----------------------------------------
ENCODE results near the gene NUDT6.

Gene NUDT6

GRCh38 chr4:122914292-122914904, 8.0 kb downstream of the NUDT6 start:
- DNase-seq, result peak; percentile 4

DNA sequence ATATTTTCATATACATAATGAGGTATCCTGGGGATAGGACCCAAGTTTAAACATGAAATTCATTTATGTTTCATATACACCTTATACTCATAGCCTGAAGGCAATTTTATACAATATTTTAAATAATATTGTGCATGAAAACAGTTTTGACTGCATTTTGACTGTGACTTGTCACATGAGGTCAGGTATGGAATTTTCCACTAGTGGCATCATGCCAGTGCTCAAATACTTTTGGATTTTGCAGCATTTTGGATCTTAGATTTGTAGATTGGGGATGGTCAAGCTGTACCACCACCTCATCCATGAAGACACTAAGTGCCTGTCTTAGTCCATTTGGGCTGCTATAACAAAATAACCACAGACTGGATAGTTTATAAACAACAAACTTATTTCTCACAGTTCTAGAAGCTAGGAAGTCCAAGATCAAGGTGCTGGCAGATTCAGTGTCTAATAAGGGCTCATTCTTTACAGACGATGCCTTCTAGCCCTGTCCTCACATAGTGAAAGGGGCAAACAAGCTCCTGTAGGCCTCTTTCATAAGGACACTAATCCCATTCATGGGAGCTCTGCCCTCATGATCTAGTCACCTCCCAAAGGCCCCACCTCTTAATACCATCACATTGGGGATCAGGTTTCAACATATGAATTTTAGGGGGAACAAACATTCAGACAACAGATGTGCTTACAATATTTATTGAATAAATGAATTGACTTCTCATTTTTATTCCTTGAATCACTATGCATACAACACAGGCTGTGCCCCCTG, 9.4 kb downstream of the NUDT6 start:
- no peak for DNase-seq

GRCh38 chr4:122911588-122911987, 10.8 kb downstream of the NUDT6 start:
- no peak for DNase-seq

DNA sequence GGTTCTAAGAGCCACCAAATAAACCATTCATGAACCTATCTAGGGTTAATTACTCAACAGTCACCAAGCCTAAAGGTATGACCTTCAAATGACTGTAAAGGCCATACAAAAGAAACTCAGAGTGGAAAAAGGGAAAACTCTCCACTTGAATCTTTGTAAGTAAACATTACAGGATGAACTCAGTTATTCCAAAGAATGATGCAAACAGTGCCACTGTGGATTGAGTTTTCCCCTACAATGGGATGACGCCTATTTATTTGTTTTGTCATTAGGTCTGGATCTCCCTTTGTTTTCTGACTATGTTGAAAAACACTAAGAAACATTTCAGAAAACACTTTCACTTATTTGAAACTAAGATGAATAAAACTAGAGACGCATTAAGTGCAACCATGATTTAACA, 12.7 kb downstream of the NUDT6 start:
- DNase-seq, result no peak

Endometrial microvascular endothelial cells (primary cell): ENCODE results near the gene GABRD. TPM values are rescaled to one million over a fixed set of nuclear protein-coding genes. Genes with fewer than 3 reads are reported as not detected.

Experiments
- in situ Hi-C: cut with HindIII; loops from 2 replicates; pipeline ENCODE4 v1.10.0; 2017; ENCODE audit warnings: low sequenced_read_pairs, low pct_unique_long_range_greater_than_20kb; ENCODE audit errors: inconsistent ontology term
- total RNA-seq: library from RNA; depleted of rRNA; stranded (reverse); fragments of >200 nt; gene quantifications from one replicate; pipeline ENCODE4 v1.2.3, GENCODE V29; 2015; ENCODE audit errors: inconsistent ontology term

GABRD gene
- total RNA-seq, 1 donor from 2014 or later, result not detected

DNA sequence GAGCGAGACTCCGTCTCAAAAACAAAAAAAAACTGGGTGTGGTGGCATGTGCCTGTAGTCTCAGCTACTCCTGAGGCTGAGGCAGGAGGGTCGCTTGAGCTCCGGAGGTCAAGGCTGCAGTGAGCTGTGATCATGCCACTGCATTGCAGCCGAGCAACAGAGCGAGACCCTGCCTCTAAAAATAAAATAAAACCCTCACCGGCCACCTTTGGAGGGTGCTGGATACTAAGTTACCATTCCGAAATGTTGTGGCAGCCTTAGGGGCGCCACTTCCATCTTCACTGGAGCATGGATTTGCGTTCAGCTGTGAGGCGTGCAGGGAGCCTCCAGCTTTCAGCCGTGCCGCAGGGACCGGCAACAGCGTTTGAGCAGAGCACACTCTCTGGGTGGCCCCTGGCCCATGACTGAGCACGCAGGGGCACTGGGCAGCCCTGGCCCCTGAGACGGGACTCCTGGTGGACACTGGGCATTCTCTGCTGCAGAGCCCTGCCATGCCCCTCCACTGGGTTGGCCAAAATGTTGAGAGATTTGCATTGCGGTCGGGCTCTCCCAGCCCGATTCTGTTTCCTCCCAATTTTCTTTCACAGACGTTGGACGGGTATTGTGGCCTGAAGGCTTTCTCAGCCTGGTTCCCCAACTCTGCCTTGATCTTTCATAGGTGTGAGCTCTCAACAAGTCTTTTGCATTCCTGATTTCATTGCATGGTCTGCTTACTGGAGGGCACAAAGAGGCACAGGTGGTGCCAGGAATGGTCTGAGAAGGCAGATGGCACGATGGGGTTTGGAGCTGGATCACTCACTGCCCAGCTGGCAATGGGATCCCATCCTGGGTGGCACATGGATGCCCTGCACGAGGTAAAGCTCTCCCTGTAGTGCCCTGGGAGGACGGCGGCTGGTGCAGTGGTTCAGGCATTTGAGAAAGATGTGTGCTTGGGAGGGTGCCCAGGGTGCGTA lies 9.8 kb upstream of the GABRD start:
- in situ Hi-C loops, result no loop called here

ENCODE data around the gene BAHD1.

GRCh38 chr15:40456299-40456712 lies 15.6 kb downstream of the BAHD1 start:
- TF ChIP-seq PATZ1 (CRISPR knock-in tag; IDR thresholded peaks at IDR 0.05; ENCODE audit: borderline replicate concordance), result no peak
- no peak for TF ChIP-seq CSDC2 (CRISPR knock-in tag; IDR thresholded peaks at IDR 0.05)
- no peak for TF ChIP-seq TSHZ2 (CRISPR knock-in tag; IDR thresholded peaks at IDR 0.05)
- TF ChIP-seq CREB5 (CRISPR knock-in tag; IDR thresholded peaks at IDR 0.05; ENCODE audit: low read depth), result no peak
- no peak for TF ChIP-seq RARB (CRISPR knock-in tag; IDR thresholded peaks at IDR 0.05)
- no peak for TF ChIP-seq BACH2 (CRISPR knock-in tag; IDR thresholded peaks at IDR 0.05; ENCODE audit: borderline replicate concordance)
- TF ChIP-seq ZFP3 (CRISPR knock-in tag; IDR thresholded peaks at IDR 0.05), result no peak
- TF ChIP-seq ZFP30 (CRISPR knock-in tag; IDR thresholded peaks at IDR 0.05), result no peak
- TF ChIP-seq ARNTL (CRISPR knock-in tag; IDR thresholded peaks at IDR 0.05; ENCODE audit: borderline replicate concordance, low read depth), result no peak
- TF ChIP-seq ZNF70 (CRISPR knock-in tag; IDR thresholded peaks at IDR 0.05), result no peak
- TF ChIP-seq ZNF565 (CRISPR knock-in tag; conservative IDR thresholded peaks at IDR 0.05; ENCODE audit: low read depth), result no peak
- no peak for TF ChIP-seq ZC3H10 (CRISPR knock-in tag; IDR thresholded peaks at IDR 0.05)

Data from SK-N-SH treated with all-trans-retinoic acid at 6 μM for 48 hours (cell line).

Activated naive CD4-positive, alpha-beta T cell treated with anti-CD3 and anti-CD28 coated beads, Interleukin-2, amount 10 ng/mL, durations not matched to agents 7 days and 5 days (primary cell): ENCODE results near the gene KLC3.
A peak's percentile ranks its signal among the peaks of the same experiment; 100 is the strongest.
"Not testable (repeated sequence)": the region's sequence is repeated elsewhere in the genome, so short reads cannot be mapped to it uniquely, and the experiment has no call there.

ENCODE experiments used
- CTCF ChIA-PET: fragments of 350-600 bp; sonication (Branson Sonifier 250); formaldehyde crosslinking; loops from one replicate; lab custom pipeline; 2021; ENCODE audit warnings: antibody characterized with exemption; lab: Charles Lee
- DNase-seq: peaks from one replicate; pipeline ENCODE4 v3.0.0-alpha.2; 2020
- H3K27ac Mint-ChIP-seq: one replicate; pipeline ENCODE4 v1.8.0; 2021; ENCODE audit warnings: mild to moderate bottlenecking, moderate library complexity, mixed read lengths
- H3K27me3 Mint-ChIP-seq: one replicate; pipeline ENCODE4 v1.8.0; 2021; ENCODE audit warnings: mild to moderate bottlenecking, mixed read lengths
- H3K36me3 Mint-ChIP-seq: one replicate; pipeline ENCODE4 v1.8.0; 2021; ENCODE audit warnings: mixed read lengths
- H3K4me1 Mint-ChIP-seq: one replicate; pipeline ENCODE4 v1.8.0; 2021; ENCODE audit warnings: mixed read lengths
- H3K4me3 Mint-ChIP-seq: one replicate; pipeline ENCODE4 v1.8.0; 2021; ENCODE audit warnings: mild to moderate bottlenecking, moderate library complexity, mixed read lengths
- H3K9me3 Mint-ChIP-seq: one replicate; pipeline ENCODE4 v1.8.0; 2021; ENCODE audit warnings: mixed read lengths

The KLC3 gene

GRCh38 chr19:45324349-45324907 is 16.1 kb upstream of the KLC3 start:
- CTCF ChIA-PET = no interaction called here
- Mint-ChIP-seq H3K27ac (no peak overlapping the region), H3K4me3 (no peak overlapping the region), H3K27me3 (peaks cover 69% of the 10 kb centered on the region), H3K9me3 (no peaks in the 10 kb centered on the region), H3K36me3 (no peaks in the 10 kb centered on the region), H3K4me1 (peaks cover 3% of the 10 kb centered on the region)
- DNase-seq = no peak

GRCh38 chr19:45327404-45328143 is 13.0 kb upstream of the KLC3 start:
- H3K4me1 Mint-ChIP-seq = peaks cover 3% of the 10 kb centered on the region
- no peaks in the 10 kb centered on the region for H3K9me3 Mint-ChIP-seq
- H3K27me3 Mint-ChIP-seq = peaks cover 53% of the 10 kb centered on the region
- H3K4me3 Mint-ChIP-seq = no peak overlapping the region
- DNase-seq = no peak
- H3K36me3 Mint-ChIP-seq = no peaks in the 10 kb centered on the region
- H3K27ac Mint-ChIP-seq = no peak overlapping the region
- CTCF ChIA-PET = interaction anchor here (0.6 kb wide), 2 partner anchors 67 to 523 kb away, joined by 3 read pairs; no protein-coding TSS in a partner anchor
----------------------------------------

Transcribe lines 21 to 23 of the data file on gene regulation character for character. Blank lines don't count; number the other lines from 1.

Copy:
- TF ChIP-seq PATZ1 (CRISPR knock-in tag; IDR thresholded peaks at IDR 0.05; ENCODE audit: borderline replicate concordance), result no peak
- no peak for TF ChIP-seq CSDC2 (CRISPR knock-in tag; IDR thresholded peaks at IDR 0.05)
- no peak for TF ChIP-seq TSHZ2 (CRISPR knock-in tag; IDR thresholded peaks at IDR 0.05)